Myanmar will be going to the polls on November 8th to decide which political party will get a chance to continue to lead this young democracy. This year has been a challenging time in Myanmar with COVID-19 shutting the country down for already 4 months. The hope that was present just before the 2015 election that ushered in the age of NLD and Aung San Suu Kyi has been diminished significantly. The military still holds control, the crisis with Rohingya happened, conflicts persist in Rakhine, Shan, and Kachin States, and there hasn’t been a clear economic policy for much of the NLD’s tenure. Despite all this the NLD is still poised to keep control of the civilian government with many seats to be taken by ethnic minorities in those states.
As an expat in Myanmar or someone looking in from the outside, what is important about this election.
5 More Years of Suu Kyi
Suu Kyi learned a lot of hard lessons during her first 5 years in office. This should make the next 5 years much better. With some distance behind her on the Rohingya Crisis and solving some current economic woes caused by COVID-19, the economy should bounce back quicker than most of its regional neighbors. When entering office Suu Kyi tried to focus on peace instead of the economy which she found to be a mistake. She will surely be looking at more economic reform as well as education reform. With education reform she will aim to start building Myanmar’s young population for the workforce. There has been criticism recently about the transparency of solar bids and China which should be addressed soon in the new year. The government has made strides in putting more services online, namely company registration and most recently paying taxes. Both are huge in creating ease of doing business and reducing corruption.
Civilian Gov. and Military Partnership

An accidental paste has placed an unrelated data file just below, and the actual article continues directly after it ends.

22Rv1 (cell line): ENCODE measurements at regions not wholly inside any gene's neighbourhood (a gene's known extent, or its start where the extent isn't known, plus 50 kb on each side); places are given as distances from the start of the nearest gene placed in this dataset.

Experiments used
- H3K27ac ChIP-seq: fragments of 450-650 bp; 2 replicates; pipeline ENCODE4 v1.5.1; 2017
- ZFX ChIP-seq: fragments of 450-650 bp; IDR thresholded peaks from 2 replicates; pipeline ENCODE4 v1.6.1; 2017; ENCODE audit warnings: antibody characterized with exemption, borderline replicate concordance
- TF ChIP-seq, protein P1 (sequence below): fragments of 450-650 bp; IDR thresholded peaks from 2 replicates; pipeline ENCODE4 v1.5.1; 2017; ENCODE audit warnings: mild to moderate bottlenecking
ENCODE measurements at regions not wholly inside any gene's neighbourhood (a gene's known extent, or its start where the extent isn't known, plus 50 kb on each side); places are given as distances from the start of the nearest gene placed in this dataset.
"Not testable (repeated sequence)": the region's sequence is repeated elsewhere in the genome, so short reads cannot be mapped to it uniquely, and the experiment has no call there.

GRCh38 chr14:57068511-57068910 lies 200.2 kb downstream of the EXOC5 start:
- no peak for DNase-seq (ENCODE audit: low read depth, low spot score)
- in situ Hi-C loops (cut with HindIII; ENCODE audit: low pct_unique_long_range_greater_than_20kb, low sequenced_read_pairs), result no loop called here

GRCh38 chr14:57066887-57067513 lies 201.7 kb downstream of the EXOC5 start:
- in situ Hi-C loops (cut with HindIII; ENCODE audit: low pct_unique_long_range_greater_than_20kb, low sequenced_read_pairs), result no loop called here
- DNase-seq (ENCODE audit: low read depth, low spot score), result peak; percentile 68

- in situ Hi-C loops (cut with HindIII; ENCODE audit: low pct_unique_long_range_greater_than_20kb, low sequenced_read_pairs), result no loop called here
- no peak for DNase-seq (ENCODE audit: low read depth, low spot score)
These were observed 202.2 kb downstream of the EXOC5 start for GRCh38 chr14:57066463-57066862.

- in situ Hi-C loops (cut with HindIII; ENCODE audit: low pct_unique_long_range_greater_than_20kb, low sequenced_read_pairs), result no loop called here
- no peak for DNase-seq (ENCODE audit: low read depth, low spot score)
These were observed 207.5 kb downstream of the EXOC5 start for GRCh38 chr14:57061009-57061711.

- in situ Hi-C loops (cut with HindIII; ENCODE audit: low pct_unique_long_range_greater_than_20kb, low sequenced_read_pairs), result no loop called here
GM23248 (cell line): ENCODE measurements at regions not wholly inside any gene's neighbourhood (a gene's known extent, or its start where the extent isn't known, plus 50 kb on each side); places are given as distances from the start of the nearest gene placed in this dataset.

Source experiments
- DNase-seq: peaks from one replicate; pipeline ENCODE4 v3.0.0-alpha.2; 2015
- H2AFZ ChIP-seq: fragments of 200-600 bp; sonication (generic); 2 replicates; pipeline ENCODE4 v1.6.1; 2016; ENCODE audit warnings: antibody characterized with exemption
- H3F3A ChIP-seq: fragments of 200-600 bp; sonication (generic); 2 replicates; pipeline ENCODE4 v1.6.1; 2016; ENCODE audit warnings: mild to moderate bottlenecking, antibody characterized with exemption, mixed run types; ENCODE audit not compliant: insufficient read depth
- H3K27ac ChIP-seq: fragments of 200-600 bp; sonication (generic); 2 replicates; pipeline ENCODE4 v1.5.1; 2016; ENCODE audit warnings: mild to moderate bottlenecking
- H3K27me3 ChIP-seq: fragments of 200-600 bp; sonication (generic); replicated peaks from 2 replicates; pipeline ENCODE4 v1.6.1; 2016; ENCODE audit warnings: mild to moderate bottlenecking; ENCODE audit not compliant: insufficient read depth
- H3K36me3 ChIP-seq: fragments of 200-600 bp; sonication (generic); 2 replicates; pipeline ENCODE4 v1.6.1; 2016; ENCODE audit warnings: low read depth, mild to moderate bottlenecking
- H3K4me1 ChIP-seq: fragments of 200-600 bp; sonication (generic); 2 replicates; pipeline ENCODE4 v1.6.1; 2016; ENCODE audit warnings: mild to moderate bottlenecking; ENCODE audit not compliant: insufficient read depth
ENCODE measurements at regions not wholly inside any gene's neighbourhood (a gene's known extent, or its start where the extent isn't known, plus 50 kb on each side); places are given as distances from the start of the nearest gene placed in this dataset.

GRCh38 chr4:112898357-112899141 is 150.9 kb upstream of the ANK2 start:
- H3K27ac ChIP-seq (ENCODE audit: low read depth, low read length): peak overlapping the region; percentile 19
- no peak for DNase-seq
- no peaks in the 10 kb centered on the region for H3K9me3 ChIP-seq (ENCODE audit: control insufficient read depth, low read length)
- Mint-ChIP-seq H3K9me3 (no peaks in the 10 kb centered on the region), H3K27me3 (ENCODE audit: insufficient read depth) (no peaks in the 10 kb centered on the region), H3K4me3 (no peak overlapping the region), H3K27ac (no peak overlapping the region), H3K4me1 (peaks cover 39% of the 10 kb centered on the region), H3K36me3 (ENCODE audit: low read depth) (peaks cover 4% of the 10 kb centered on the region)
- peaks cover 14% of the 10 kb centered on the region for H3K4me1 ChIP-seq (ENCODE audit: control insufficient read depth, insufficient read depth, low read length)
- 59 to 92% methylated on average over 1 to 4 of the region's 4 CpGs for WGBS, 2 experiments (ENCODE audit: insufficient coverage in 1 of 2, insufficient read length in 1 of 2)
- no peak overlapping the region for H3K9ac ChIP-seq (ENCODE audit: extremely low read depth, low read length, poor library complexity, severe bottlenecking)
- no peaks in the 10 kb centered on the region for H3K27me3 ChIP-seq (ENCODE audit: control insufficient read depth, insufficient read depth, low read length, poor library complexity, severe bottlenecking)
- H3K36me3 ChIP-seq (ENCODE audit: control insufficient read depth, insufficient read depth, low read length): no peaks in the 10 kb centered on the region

Suu Kyi continues to walk a tightrope of political reform while keeping the military happy. Unlike most countries where the military is controlled by the civilian government, in Myanmar the military is autonomous. The civilian government has to partner more with the Military to have more mutually beneficial goals such as peace. Only peace can ensure the start of equitable development. More partnership with the Military is the only current way forward until there is some constitutional reform. Reforming the constitution may take a few more terms or may never happen. Look for Suu Kyi to continue to engage the Military to keep them close to her to ensure that things will run smoothly. She and her party have a very difficult task in creating peace for ethnic minorities and stemming corruption as she has promised if she cannot negotiate with the military.
Plenty of Opportunities
Though there are persisting issues in Myanmar there are many opportunities that have been untapped. With the NLD most likely continuing to be the ruling democratic party more opportunities will emerge. The emergence of opportunities will continue as the government continues to reform different sectors as well as it’s of services. Many sectors including agriculture and manufacturing have grown under the current government. Myanmar is poised to be a manufacturing and trading hub in the mid-term future. Don’t miss out on these and many other opportunities that will emerge post-election.